As published on February 25, 2016 in CondoBusiness.
New condominium corporations are almost always equipped with adequate accessibility. However, some older condominiums were built before accessibility was a legislative or societal imperative. Often, when a resident with a disability moves into these older condominiums, the corporation must undertake renovations to accommodate the needs of this resident.
What are some considerations that face the condominium corporation in these situations? Of course, one should always consult with counsel for specific advice that takes into account the particular facts of any situation. However, below are some general guidelines on the issue.
Is notice to unit owners required?
The corporation is free to undertake this type of renovation without consultation with or notice to unit owners. The Condominium Act (section 97[a], specifically) permits this type of expenditure when it is necessary to comply with the Ontario Human Rights Code. For example, the Ontario Human Rights Code requires equal treatment with respect to the occupancy of accommodation based on disability. As a result, if a resident requires a ramp to enter a building, the condominium corporation cannot refuse to install that ramp.
How should the renovation be funded?
There is no rule in the legislation or the common law regarding whether a condominium corporation may use the reserve fund to pay for this type of renovation. There are, however, legal and political considerations that should guide a condominium corporation when deciding how to finance the renovation.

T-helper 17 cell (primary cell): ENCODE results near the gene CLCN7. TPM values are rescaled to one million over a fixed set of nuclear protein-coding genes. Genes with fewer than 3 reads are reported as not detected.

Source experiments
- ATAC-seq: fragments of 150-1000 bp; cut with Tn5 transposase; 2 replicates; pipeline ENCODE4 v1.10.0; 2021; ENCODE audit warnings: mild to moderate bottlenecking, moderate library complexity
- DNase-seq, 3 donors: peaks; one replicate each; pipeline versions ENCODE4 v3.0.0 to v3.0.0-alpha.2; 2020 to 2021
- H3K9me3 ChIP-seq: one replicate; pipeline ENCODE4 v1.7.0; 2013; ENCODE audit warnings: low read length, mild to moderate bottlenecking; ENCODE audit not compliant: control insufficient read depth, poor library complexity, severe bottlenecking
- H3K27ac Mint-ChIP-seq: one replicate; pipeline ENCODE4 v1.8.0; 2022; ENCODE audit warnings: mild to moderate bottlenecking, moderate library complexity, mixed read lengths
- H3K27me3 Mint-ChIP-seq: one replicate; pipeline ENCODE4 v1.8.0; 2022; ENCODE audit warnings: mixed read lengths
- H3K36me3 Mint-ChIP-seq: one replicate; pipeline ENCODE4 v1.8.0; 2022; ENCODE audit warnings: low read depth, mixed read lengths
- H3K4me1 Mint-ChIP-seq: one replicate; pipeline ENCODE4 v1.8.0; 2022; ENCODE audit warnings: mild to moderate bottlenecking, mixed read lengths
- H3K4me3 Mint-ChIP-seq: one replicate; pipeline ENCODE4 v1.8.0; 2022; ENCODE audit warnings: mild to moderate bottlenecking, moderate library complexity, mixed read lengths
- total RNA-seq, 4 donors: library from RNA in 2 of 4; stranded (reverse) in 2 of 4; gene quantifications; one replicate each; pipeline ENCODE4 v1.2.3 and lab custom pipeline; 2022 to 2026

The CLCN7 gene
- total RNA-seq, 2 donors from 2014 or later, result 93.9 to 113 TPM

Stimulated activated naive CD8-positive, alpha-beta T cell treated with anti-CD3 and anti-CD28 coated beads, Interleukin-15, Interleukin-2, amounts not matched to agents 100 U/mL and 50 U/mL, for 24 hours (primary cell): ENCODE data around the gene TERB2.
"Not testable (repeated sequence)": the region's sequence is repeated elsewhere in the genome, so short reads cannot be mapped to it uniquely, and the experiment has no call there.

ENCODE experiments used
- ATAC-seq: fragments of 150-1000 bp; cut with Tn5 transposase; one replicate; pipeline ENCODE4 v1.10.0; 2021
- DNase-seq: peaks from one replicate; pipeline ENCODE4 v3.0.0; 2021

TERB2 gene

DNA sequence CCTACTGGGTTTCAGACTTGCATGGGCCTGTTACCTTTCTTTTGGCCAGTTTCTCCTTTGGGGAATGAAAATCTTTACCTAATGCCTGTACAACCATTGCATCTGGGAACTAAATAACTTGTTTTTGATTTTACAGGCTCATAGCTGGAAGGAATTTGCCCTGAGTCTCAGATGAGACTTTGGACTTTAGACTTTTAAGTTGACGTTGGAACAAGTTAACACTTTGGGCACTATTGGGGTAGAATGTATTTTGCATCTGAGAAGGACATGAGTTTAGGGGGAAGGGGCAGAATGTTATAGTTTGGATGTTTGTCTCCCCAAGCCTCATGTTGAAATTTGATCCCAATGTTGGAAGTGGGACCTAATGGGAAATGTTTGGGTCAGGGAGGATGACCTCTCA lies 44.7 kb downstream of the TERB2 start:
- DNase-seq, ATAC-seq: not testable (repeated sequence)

Legally speaking, the safest route is to use money from the general operating fund of the condominium corporation to pay for the renovation, via available funds or via special assessment. Section 93(2) of the Condominium Act states that the “reserve fund shall be used solely for the purpose of major repair and replacement of the common elements and assets of the corporation.” Renovations to make the building more accessible do not fit squarely into the definitions of “major repair” or “replacement.”
In the case where a special assessment is required to finance the renovations, proceeding this way may carry some political risk. Levying a special assessment might create a backlash among unit owners, who could requisition a meeting to remove the directors that decided to levy the special assessment, or who could vote those directors out of office at the next election.
If there is no money available in the general operating fund and it if is not politically viable to levy a special assessment, the condominium corporation may consider using money from the reserve fund to pay for the renovations. The risk of a unit owner challenging this decision is quite low. Even in the case that this decision is challenged, it is very unlikely that a court would rule against a condominium corporation that decided to finance the renovations in this way.
Renovations necessary to accommodate residents with disabilities shouldn’t be a cause for woe in condominium corporations. They are an opportunity to build a more inclusive and smoothly functioning community.
These types of renovations don’t only benefit the individual requesting them. Rather, the benefits are manifold. Among the paybacks are that they make it easier for future residents who require accommodation to move in, they make it easier for current residents who have guests who require accommodation to access the building, and they may even make it easier for residents with an armload of groceries or a baby in tow to enter the building. Most importantly, they better the entire community by allowing for diversity. All of this improves the value of the condominium corporation.